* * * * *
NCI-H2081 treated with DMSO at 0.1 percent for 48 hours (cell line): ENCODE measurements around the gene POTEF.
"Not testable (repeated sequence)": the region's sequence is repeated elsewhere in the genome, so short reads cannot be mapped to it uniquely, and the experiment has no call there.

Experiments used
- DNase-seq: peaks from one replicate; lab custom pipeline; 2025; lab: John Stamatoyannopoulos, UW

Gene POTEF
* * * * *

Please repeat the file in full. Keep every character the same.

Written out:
NCI-H2081 treated with DMSO at 0.1 percent for 48 hours (cell line): ENCODE measurements around the gene POTEF.
"Not testable (repeated sequence)": the region's sequence is repeated elsewhere in the genome, so short reads cannot be mapped to it uniquely, and the experiment has no call there.

Experiments used
- DNase-seq: peaks from one replicate; lab custom pipeline; 2025; lab: John Stamatoyannopoulos, UW

Gene POTEF